Government Partial Shutdown Officially Starts After Lawmakers Miss Deadline

December 22, 2018 Updated: December 22, 2018

The U.S. government has officially begun a partial shutdown after the House and Senate failed to reach an agreement on a government spending Bill before the deadline of 12:01 a.m. on Dec. 22.

The Senate adjourned without passing the government funding package, which would have prevented funding from running out for almost a quarter of government entities at midnight that same day. The package also includes nearly $8 billion in disaster relief funding for areas affected by the year’s devastating coastal hurricanes and wildfires in California, and $5 billion to construct a wall between the U.S. and Mexico border.

Vice President Mike Pence and other White House officials were on Capitol Hill late Friday trying to broker a compromise as President Donald Trump pushes for $5 billion in border wall funding, a proposal Democrats staunchly oppose.

The Senate vote was repeatedly postponed as senators returned to Washington from their holiday to cast their vote. After a five-hour delay, Pence cast a tie-breaking vote that kick-started negotiations that senators had hoped to provide a resolution.

“What this does is push this ahead to a negotiation,” Sen. Bob Corker (R-Tenn.) told The Associated Press, adding it was “the best we can do to keep from shutting down government—or if it does shut down, shutting down very briefly.”

Rep. Steny Hoyer (D-Md.) said top leaders are talking and agreed that any government disruption could be short.

Pence met with Senate Minority Leader Chuck Schumer (D-N.Y.) who indicated other offers to keep the government running with existing levels of border security funds remain on the table.

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Vice President Mike Pence (second from L) with White House senior adviser Jared Kushner, and incoming White House Chief of Staff Mick Mulvaney leave for the night on Capitol Hill in Washington, on Dec. 21, 2018. (AP Photo/Alex Brandon)

Congress is planning to be back in session Saturday at noon and lawmakers have been informed they will receive 24-hours’ notice to return to the capitol, Washington.

“We’re going to have a shutdown,” Trump said via video message on Twitter less than three hours from the deadline. “There’s nothing we can do about that because we need the Democrats to give us their votes.”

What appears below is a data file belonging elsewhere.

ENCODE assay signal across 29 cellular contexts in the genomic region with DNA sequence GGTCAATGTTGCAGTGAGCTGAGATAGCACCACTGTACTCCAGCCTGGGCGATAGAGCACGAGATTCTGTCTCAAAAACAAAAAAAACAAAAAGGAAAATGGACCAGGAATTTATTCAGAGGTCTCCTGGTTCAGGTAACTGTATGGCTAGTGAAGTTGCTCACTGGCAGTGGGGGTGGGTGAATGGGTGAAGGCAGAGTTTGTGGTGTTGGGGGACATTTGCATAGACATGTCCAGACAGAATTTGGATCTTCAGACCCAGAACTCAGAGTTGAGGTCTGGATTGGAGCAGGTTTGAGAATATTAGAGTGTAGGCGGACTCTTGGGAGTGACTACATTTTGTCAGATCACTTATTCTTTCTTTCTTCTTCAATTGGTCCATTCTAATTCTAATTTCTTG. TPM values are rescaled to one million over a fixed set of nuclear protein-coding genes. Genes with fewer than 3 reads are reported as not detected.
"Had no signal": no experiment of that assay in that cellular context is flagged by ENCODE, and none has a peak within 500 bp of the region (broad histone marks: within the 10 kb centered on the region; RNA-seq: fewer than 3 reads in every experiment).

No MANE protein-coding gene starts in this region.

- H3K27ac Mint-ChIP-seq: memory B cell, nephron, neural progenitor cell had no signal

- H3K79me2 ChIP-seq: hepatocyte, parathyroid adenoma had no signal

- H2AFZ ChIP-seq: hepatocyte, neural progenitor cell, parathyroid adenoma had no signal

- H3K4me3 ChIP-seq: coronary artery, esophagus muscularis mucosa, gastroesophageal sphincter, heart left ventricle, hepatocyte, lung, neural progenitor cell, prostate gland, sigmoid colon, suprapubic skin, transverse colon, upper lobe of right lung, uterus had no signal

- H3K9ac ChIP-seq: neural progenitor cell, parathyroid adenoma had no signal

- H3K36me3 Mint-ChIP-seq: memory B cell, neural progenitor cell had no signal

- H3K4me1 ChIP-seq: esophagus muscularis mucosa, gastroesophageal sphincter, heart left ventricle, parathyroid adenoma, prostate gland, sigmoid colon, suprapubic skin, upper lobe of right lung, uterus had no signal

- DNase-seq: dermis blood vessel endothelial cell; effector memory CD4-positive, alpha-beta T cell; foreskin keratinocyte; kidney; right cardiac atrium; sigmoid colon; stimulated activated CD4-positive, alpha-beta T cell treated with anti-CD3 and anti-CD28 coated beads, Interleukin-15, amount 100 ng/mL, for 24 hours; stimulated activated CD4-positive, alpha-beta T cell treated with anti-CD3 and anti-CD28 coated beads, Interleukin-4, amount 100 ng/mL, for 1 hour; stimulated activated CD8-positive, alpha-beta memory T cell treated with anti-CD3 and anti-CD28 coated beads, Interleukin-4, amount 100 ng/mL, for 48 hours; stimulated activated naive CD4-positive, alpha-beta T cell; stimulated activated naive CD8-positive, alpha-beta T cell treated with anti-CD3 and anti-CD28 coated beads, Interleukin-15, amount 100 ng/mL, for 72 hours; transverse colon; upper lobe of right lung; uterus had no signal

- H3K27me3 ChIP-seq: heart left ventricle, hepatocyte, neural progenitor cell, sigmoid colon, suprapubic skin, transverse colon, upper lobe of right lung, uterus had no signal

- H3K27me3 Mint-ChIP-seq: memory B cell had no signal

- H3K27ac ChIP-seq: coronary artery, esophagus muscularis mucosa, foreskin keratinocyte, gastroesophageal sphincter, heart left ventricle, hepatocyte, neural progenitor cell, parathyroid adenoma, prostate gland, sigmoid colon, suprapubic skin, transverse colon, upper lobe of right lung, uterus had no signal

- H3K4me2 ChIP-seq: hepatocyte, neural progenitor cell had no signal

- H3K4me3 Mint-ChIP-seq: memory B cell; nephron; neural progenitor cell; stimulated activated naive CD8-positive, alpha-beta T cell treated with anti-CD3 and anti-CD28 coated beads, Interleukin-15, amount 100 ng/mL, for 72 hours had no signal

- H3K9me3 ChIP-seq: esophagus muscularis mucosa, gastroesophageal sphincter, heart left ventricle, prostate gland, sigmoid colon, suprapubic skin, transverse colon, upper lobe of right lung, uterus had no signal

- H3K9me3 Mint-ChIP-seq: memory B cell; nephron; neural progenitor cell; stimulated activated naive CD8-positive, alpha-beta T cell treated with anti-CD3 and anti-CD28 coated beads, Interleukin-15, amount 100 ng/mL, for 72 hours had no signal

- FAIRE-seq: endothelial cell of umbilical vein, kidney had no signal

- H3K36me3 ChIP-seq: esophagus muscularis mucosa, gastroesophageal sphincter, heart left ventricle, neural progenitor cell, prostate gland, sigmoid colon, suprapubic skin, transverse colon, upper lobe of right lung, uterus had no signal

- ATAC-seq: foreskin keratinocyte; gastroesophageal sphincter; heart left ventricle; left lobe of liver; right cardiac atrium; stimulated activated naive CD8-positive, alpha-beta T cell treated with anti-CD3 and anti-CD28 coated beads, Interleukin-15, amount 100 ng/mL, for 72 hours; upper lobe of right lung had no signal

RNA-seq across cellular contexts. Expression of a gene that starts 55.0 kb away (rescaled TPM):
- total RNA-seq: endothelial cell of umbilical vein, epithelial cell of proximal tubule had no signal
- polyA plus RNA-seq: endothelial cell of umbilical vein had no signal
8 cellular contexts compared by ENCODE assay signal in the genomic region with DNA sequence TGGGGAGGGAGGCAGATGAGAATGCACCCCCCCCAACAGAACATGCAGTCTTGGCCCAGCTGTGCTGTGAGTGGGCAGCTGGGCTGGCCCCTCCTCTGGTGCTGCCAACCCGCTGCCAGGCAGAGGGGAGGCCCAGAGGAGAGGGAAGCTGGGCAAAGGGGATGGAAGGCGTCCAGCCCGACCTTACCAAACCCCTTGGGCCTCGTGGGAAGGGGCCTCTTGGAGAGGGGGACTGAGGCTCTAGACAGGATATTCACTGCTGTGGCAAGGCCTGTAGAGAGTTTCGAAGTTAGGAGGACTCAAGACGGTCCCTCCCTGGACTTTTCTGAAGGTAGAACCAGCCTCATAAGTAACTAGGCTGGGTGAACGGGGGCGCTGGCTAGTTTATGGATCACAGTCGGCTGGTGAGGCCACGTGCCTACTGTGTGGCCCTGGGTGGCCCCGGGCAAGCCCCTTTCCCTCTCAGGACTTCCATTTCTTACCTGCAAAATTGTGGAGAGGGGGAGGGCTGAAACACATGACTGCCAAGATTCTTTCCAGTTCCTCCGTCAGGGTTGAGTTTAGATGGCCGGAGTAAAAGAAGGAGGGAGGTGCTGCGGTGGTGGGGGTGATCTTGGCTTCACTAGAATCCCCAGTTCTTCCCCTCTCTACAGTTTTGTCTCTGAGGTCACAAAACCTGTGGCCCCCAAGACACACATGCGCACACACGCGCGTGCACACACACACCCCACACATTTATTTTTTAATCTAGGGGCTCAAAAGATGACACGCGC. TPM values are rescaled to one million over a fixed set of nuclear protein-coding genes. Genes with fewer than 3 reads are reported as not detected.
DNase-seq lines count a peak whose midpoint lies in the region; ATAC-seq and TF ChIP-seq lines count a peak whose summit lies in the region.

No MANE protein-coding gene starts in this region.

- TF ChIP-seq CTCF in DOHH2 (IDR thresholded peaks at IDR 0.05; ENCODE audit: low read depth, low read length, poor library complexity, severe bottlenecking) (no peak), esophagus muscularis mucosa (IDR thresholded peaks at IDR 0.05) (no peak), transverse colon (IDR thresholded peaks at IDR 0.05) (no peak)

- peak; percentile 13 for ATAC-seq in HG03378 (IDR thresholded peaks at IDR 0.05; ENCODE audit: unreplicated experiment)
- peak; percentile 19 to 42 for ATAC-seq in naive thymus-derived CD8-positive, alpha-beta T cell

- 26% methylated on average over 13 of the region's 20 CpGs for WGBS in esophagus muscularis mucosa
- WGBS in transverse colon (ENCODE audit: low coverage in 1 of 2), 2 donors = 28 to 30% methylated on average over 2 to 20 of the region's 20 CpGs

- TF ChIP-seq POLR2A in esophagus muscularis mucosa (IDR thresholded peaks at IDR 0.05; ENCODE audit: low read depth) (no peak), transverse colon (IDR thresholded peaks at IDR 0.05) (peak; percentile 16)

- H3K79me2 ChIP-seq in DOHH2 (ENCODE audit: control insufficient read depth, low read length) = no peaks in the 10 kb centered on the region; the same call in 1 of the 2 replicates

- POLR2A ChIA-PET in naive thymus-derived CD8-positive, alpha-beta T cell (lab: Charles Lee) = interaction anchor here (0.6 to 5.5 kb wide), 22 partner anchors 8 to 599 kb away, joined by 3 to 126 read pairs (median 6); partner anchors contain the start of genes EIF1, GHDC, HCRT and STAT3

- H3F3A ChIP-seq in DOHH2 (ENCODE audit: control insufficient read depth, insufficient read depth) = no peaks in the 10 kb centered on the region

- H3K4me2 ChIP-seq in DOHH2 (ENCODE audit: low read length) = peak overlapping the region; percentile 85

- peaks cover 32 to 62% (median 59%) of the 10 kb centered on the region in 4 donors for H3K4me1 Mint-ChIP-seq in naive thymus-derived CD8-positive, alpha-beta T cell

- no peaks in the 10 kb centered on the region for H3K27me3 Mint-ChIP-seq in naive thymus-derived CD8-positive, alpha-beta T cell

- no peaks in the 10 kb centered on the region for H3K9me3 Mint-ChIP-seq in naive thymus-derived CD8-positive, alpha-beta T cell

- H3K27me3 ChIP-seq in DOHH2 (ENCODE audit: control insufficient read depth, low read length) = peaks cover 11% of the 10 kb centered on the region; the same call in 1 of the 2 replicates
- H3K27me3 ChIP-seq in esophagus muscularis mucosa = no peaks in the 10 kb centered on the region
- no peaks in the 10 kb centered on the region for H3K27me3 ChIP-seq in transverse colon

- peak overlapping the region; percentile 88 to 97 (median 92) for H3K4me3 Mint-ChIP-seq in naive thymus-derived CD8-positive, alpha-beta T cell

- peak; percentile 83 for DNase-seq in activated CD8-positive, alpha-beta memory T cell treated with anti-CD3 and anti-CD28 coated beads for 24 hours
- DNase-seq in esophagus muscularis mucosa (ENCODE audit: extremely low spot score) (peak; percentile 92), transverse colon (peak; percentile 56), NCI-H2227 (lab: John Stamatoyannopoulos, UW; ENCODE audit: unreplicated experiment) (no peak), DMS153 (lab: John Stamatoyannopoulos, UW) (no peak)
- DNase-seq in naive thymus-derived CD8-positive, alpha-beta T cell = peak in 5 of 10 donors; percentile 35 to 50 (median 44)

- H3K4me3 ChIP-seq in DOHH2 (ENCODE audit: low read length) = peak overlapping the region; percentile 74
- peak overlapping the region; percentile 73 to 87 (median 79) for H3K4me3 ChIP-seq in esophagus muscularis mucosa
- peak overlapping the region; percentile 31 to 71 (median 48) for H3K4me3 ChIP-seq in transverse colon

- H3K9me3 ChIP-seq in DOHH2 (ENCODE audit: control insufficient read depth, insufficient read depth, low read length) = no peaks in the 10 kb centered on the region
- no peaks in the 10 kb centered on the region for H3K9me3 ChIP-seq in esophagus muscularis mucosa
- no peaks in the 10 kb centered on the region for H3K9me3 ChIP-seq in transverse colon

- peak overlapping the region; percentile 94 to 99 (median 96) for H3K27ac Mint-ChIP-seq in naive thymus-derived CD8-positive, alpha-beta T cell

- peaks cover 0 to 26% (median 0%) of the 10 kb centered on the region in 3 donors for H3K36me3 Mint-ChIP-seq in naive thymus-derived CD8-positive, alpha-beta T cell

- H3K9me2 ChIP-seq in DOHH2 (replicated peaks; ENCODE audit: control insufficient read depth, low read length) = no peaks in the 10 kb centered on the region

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Sen. Jeff Flake (R-Ariz.) a member of the Senate Foreign Relations Committee, speaks with reporters on his way to the senate chamber at the Capitol in Washington, on Dec. 21, 2018. (AP Photo/Jose Luis Magana)

White House budget chief Mick Mulvaney has instructed agencies to “execute plans for an orderly shutdown” when government funding lapses at midnight.

Nine of 15 Cabinet-level departments and dozens of agencies will temporarily lose funding, including the departments of homeland security, transportation, interior, agriculture, state, and justice, as well as national parks and forests.

Many agencies, including the Pentagon and departments of veterans affairs and health and human services, are funded for the year and would continue to operate as usual even if the funding lapses in the case of a push-back in the Senate. The U.S. Postal Service, busy delivering packages for the holiday season, would also be unaffected by any government shutdown since it is an independent agency.

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Senate Majority Leader Mitch McConnell (R-Ky.) leaves the chamber at the Capitol in Washington, on Dec. 21, 2018. (AP Photo/J. Scott Applewhite)

The White House previously confirmed that President Donald Trump will not travel to Florida this Christmas if the government shuts down.

Both the House and Senate packages would extend government funding through Feb. 8, all but guaranteeing another standoff once Democrats take control of the House in the New Year.

The Trump administration hopes the shutdown will only be temporary and not last long. Mulvaney said in a memo to government executives he is “hopeful that this lapse in appropriations will be of short duration.” Employees should report to work when scheduled to “undertake orderly shutdown activities,” he added.

“There are a lot of us who want to avoid a shutdown,” Sen. Pat Roberts (R-Kan.) told The Associated Press.

The Associated Press contributed to this report.